By Anthony St. Clair

For Owen Rice, it all began in 1990 when he picked morel mushrooms in Eastern Oregon. “I fell in love with so many things about commercial mushroom picking and the lifestyle associated with it,” says Rice.


Five years later, Rice and his wife, Marina Ormes, began MycoLogical Natural Products, which encompasses two brands: Terra Dolce (specializing in organic dried chili peppers and organic dried mushrooms) and MycoLogical (wild and organic gourmet mushrooms and fresh wild truffles). At its heart, MycoLogical focuses not only on superb mushrooms and truffles but also on raising people’s awareness and understanding of the symbiotic relationships between wild fungi, healthy forest ecosystems, and sustainability. Today, the company has 15 employees (with more brought on during the holidays). In 2015, MycoLogical sold about 256,000 pounds of fresh and dried mushrooms to local customers, buyers beyond Oregon, and even to international customers craving mushrooms sourced from the Cascadia bioregion’s rich temperate forests.

MycoLogical sells both wild and cultivated mushrooms. Dedicated foragers gather black trumpet, chanterelle, hedgehog, lobster, matsutake, morel, porcini, and yellowfoot mushrooms at the height of the season, which ranges from late summer to late fall. MycoLogical also works with farms in Oregon, California, and British Columbia to source cultivated mushrooms that are available year-round, such as beech, crimini, king oyster, maitake, nameko, nebrodini, oyster, pioppini, portabella, and shiitake. Chanterelle and maitake tend to be the most popular fresh mushrooms.


“My favorite is the porcini, known locally as king bolete,” says Rice. “It is such a heavy and dense mushroom, and the buttons are often impressively large. I’ve seen perfect closed-cap buttons as large as a softball.”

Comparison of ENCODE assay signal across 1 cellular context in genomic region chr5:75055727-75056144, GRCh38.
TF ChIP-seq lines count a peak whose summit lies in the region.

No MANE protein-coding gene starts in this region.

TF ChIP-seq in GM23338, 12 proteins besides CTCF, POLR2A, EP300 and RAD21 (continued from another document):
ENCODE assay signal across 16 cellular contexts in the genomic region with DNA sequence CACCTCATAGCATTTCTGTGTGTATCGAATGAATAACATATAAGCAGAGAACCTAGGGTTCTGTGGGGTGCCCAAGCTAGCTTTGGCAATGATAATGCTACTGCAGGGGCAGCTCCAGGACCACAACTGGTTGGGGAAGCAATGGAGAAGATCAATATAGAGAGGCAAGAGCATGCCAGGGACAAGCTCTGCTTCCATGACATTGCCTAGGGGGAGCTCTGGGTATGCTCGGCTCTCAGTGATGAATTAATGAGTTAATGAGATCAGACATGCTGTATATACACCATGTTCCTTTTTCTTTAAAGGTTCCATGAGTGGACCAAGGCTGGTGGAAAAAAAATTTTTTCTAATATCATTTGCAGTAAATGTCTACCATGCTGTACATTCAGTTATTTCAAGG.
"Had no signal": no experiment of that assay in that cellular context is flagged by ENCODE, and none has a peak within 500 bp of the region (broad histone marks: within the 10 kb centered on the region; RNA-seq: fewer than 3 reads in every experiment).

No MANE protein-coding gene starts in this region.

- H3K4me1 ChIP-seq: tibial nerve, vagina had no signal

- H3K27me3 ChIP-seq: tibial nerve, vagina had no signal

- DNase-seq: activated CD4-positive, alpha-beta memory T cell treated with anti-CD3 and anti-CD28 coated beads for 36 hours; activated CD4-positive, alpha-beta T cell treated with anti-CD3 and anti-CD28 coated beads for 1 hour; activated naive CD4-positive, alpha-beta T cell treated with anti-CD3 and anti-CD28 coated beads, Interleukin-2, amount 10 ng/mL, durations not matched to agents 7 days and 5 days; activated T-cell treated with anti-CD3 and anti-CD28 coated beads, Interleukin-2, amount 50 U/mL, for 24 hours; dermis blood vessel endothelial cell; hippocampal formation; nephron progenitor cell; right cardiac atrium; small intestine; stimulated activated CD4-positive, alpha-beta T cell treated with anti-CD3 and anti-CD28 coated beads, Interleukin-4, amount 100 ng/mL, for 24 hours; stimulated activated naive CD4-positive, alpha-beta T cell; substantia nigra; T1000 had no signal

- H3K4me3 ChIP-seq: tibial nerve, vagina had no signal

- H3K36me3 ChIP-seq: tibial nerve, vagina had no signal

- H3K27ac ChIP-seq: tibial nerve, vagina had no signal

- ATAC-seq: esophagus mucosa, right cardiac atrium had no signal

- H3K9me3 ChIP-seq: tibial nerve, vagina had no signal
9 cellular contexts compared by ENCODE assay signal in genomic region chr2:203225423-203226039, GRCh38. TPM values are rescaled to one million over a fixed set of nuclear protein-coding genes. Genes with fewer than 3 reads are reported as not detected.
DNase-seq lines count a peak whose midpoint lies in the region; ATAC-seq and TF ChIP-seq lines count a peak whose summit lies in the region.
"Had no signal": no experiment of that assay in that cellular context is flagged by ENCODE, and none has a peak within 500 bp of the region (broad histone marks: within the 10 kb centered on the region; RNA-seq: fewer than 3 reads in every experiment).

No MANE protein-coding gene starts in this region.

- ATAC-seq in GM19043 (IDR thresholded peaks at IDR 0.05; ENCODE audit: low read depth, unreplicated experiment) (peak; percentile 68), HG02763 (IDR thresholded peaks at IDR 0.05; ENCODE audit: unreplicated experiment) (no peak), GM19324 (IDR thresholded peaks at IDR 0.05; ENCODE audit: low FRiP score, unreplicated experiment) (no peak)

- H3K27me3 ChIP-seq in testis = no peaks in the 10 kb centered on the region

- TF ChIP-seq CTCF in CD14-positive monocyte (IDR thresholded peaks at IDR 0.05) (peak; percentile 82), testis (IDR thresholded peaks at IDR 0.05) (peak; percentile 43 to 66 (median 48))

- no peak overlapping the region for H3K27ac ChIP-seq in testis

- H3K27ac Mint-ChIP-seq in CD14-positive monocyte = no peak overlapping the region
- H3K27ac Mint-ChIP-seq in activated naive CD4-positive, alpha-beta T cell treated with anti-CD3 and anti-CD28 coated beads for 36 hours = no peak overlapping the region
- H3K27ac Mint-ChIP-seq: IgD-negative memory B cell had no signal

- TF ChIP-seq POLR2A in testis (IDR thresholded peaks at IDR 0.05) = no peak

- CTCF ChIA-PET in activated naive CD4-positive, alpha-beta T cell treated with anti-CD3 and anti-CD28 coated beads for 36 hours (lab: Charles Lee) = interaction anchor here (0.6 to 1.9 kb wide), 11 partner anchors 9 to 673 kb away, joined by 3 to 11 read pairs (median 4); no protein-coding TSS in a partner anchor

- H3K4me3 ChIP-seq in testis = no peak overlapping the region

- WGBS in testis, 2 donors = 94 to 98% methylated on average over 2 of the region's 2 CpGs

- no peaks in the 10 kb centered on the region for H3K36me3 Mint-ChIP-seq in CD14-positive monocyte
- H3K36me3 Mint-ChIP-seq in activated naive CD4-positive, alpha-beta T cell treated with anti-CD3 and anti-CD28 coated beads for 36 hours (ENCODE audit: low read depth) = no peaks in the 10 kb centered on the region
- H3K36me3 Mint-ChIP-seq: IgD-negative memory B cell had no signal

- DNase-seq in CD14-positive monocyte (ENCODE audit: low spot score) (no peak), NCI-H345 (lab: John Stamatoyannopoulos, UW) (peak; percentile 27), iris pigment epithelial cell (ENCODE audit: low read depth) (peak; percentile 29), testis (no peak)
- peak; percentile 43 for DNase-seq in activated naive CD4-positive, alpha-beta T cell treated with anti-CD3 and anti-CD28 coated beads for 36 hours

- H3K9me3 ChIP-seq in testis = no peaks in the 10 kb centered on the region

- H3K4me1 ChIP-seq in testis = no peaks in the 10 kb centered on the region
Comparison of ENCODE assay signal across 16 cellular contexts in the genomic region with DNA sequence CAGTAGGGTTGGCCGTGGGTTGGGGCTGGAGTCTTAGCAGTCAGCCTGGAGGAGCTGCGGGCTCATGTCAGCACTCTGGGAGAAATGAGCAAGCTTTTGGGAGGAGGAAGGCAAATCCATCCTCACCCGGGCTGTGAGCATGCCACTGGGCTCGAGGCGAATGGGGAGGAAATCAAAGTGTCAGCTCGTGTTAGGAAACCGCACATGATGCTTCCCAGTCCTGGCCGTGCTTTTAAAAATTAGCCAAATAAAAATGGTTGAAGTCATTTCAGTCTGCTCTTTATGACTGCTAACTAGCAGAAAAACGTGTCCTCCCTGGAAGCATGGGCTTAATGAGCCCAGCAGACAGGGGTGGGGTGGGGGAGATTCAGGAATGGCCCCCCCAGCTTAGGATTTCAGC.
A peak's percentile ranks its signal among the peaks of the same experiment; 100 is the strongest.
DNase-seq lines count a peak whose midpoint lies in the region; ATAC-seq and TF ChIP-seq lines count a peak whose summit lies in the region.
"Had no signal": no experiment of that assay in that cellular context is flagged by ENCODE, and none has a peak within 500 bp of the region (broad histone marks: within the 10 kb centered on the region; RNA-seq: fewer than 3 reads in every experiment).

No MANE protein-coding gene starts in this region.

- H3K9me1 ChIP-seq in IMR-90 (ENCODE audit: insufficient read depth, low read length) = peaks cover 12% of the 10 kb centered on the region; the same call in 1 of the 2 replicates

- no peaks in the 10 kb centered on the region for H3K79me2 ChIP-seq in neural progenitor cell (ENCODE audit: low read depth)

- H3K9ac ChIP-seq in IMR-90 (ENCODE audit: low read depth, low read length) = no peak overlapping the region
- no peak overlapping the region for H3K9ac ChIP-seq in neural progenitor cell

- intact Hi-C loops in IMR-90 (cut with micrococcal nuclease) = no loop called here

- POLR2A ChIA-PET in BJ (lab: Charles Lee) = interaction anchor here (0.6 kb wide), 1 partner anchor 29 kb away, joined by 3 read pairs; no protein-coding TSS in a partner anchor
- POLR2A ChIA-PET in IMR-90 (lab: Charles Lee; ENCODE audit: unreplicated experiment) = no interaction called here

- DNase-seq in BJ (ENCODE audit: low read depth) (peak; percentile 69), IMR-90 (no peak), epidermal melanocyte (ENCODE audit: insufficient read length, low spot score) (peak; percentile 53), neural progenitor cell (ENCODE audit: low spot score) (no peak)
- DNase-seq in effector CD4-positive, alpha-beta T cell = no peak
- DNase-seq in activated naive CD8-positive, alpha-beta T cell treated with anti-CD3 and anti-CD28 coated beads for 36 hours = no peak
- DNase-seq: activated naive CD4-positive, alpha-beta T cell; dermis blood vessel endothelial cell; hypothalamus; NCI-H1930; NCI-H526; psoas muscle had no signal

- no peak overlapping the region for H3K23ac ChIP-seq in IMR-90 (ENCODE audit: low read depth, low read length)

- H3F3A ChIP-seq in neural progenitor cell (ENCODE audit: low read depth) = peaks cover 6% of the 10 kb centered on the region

For mushroom lovers wanting to try their hand at foraging, Rice advises caution and education. “Be sure to get an expert identification of any wild mushroom before consuming, or attend a local mushroom class to become an expert yourself,” he says. “Don’t take chances eating wild mushrooms. There are many that can make you ill if misidentified.”

Whether dining out or cooking in, local mushroom lovers can find MycoLogical mushrooms at stores such as Market of Choice, Capella Market, Kiva Grocery, Friendly Street Market, and New Frontier Market, as well as restaurants like The Bier Stein, Belly, Izakaya Meiji, and King Estate.

“When buying at a store you want to get the freshest product possible,” suggests Rice. “With so many varieties it is hard to generalize, but look for nice, vibrant color—not dingy or discolored—and a somewhat firm texture.”

If you want to dry your own mushrooms, the Oregon State University Extension Service advises that most mushrooms dry well, especially button mushrooms, chanterelles, and morels. When drying fresh mushrooms, check for closed caps with visible gills, then follow these steps in the Extension Service’s “Preserving Mushrooms” guide:

  • Remove dirt with a quick rinse or soft brush
  • Trim woody portions or areas that seem damaged or questionable
  • Most mushrooms can be dried whole or halved. A good rule of thumb is that each piece should be about a half-inch thick
  • Dry at 120 degrees Fahrenheit in a food dehydrator until crisp (times vary by mushroom and dehydrator)
  • To use dried mushrooms, soak in boiling water until softened, strain, then add to dish

Sautéed Chanterelle Buttons with Sweet Marsala Glaze

For an introduction to local mushrooms, Owen Rice recommends his favorite recipe for fresh chanterelles, which can be served with crackers as a wonderful hors d’oeuvre.

4 cups fresh chopped chanterelles

1 finely chopped onion

1 cup sweet Marsala wine

Sauté chanterelles and onion in butter in a covered pan over medium to medium-high heat. Let the mushrooms simmer slowly in their own juices for 3-4 minutes, then uncover and allow juices to boil off. Continue to sauté 1-2 minutes more to lightly brown the mushrooms. Add the Marsala wine, and salt to taste. Slowly simmer until all the liquid is gone, leaving a sweet glaze on the chanterelles.


MycoLogical Natural Products


OSU Extension Service Guide

Preserving Mushrooms (Publication No. SP 50-919)